Chevalier and Lindley have a new paper:
During the early Nineties the proportion of UK graduates doubled over a very short period of time. This paper investigates the effect of the expansion on early labour market attainment, focusing on over-education. We define over-education by combining occupation codes and a self-reported measure for the appropriateness of the match between qualification and the job. We therefore define three groups of graduates: matched, apparently over-educated and genuinely over-educated; to compare pre- and post-expansion cohorts of graduates. We find the proportion of over-educated graduates has doubled, even though over-education wage penalties have remained stable. This suggests that the labour market accommodated most of the large expansion of university graduates. Apparently over-educated graduates are mostly indistinguishable from matched graduates, while genuinely over-educated graduates principally lack non-academic skills such as management and leadership. Additionally, genuine over-education increases unemployment by three months but has no impact of the number of jobs held. Individual unobserved heterogeneity differs between the three groups of graduates but controlling for it, does not alter these conclusions.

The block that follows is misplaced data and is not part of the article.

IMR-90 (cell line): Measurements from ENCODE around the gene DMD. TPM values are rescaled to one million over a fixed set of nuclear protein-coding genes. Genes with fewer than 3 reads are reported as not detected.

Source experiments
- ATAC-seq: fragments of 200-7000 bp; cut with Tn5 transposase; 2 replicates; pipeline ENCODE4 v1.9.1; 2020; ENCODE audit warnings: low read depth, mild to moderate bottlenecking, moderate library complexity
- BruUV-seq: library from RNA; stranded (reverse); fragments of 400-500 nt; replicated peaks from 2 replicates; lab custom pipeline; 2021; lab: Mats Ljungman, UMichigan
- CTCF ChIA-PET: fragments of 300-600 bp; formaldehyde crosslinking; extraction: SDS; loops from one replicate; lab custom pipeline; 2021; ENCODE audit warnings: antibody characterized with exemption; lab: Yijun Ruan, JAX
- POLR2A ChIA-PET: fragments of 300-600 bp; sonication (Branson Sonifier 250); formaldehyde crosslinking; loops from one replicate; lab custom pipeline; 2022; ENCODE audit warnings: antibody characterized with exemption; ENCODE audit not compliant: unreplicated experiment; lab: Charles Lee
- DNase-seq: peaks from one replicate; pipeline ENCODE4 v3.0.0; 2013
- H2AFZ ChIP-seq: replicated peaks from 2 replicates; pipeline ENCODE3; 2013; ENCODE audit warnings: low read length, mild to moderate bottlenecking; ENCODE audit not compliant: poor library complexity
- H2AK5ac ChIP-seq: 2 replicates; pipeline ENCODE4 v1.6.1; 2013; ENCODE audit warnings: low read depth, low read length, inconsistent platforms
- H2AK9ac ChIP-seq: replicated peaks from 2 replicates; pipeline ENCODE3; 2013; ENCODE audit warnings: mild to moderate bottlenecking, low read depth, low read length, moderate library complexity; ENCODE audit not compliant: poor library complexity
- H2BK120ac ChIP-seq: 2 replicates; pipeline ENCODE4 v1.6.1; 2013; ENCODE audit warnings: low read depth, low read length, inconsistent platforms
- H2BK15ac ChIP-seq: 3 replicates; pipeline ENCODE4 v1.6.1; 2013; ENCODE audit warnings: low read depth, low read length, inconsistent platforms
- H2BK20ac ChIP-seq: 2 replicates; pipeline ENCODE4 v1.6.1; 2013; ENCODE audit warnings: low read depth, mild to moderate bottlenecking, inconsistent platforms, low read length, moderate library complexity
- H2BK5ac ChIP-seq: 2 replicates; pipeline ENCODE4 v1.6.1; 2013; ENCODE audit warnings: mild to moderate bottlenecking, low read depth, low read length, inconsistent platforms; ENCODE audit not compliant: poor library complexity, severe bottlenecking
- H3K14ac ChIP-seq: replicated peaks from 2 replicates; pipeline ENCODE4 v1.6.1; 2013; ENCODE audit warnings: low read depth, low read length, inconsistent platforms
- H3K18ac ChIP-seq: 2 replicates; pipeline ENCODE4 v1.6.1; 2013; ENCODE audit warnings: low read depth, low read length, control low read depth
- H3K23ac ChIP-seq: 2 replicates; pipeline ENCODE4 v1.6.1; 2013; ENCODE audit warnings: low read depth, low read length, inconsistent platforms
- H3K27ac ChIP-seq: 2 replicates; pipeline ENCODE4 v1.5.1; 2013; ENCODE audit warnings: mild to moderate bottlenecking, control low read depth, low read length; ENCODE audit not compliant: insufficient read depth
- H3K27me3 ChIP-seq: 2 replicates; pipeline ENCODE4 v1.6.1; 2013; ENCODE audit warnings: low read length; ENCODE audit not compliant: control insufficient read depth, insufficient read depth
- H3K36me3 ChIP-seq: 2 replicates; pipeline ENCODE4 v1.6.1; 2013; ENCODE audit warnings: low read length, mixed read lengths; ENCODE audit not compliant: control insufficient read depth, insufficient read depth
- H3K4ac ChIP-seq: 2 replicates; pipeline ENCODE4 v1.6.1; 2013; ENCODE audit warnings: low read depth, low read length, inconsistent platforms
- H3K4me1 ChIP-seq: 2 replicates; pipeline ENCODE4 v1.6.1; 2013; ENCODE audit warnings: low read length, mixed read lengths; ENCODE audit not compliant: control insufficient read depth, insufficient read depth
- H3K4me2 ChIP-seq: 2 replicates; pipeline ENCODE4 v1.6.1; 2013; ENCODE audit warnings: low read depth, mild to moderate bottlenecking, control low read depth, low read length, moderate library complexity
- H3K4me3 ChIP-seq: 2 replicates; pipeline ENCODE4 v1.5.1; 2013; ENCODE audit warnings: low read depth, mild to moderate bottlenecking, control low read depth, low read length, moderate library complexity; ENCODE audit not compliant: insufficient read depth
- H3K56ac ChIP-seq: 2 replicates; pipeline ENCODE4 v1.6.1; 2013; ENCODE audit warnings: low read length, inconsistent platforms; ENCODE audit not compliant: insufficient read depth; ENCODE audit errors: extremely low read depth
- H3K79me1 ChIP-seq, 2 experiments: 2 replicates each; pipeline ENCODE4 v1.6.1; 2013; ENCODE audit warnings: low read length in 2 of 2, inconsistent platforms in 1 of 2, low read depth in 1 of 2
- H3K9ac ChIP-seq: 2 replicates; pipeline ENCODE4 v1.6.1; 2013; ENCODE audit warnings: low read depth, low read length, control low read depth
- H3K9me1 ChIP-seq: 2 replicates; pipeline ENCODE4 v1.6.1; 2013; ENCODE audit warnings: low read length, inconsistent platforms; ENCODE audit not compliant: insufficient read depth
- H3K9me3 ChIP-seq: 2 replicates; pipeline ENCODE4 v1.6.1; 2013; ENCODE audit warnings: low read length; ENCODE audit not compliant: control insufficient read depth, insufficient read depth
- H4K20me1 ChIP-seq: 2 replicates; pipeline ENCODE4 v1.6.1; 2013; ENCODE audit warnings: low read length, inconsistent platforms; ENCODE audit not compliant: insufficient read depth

For the pointer I thank Alan Mattich, a loyal MR reader.